In 1929 his father opened a pharmacy in Manhattan. The family lived with a certain decorum, feeling limited to the collapse of Wall Street, thanks above all to its father's initiative. Maria Callas followed a brilliant scholastic career and, in parallel, from 1931 took singing lessons (under the guidance of an unknown "Miss Sandrina", who was the architect of her first vocal setting) and piano. Regarding this first training, despite his notations about it being very laconic, Maria was able to highlight the fact that already at this very early stage something led her to that sort of "syncretism" between national schools of which her voice will be the result: Miss Sandrina in fact taught her both the Italian method and the French one (which consisted in passing the voice from the nose, forcing the organ in a disastrous way). For his own account (as the interested one will remember later), he had already made the habit of alternating very different arias, for example the Habanera dal Carmen by Georges Bizet and Io son Titania, by Mignon by Ambroise Thomas: an aria of mezzo-soprano and one of coloring soprano.
A strong constitution, very soon developed an important glandular dysfunction, which will lead to an abnormal weight growth, from which it will not completely free before 1953. In 1937 the parents separated and the mother, returned to Greece, summarized the surname Kalogeropoulos.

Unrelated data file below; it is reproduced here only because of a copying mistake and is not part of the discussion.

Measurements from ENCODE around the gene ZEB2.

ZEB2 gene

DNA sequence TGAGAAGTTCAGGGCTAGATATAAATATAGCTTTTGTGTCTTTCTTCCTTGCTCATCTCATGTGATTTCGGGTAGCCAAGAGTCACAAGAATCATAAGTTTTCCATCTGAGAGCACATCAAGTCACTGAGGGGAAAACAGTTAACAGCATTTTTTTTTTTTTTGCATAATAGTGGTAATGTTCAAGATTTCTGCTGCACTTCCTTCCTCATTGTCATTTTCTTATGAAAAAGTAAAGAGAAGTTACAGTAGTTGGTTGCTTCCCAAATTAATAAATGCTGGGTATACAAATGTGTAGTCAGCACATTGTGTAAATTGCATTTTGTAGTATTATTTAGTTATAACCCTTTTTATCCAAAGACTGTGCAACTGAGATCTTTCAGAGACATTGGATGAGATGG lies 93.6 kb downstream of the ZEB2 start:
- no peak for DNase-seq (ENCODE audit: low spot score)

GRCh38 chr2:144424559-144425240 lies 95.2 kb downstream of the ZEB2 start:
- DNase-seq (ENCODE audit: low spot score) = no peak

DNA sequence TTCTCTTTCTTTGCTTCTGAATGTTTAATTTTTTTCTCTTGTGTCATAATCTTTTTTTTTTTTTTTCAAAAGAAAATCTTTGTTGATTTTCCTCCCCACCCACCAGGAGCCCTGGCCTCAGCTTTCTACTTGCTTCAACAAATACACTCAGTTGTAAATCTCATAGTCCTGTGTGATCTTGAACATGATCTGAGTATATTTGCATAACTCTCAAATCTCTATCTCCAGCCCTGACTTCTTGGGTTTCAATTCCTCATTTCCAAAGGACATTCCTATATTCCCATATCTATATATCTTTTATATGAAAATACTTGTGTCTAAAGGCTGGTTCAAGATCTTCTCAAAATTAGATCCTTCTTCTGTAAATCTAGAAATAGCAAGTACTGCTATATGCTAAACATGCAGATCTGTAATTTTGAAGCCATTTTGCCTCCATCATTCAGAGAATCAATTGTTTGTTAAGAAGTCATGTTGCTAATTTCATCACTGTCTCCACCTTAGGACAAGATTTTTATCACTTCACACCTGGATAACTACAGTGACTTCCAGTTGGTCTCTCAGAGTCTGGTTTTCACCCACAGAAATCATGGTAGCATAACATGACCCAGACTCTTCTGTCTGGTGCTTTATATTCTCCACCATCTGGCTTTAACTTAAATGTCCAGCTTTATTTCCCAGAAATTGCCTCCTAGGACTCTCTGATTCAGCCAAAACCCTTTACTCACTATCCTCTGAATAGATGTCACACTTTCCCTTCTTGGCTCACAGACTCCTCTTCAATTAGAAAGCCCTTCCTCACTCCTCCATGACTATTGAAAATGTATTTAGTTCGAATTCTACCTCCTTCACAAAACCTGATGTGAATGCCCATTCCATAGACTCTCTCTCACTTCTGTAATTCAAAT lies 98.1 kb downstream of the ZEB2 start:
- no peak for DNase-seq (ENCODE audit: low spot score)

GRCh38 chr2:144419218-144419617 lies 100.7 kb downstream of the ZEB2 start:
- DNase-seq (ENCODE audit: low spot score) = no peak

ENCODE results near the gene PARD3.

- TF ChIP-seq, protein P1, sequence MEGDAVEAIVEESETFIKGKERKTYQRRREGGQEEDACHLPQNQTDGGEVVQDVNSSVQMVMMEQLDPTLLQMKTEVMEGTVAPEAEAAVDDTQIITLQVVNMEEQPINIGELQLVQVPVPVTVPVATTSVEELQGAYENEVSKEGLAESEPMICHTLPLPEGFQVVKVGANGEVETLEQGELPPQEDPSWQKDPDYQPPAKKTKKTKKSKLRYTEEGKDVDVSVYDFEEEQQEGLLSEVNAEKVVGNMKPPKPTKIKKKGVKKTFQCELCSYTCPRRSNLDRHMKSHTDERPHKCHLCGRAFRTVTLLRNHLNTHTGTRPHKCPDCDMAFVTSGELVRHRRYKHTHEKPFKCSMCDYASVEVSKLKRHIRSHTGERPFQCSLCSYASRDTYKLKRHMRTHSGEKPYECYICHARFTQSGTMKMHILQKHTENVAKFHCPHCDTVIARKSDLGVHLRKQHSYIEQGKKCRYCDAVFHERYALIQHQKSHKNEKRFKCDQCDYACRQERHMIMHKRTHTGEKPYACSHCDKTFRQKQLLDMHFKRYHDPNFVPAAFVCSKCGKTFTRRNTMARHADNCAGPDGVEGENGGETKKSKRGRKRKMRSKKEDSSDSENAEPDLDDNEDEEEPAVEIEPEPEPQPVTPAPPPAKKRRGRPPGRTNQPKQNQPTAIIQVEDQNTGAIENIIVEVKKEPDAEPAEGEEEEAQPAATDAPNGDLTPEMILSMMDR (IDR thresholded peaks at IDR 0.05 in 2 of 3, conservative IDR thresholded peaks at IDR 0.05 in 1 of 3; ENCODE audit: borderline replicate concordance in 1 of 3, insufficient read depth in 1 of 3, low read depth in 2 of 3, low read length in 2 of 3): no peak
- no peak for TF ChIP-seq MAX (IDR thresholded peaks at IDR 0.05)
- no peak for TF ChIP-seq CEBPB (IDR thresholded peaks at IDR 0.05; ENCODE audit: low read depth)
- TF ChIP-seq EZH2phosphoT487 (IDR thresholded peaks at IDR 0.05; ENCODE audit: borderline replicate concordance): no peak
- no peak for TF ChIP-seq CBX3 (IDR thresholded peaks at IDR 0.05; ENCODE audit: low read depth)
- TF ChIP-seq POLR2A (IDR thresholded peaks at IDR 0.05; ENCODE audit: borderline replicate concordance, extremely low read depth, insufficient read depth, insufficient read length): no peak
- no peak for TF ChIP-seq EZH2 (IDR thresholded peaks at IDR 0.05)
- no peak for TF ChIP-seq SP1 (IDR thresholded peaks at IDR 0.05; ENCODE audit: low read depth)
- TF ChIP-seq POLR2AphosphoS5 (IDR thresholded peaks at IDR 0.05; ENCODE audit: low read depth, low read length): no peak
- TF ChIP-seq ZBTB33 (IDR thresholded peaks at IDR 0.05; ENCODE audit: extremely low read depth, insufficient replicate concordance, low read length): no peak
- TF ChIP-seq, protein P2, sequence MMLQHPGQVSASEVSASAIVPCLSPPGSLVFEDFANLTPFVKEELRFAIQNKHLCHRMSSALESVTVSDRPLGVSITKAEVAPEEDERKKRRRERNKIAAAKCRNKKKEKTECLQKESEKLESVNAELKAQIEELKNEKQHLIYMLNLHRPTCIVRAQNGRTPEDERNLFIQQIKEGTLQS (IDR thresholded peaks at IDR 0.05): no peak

Once in Greece, Maria was admitted to the Athens Conservatory where she graduated in singing, piano and languages, studying with the Italian soprano Maria Trivella, perhaps the first discoverer of an acute register very easy, but still without those serious notes that would become typical of its particular vocal range. The 1937 hearing called for "Habanera" from Carmen and "La Paloma". On April 11, 1938, he participated in an essay with other students, and sang arias from The Weber Hunter, The Queen of Sheba of Gounod, and the love duet from Madame Butterfly. After other small concerts and auditions, on April 2, 1939, a primadonna role arrived: Santuzza in Cavalleria rusticana by Pietro Mascagni, winning the prize that the conservatory was giving away. Thus began the first phase of a precocious career that will earn her the nickname of "Divina".
In 1939 he continued to sing especially arias and duets of the Italian lyrical-pushed repertoire (Aida, Un ballo in maschera, Cavalleria rusticana), until the audition in front of Elvira de Hidalgo, the famous color soprano who was stuck in Greece for private reasons , in September, with "Mare, grande mar", from the Weber Oberon. De Hidalgo's guide immediately determined a turning point towards another repertoire, with the study of arias and duets by Norma and Il trovatore, but in 1940 the other complete role was lyric-dramatic, with Suor Angelica di Puccini, and so on: since that time, Maria Callas always inserted virtuosic arias in her programs ("Bel raggio lusinghier", from Rossini's Semiramide, already appears in a 1942 program) to keep the voice "light", second, it seems, the precepts of the teacher.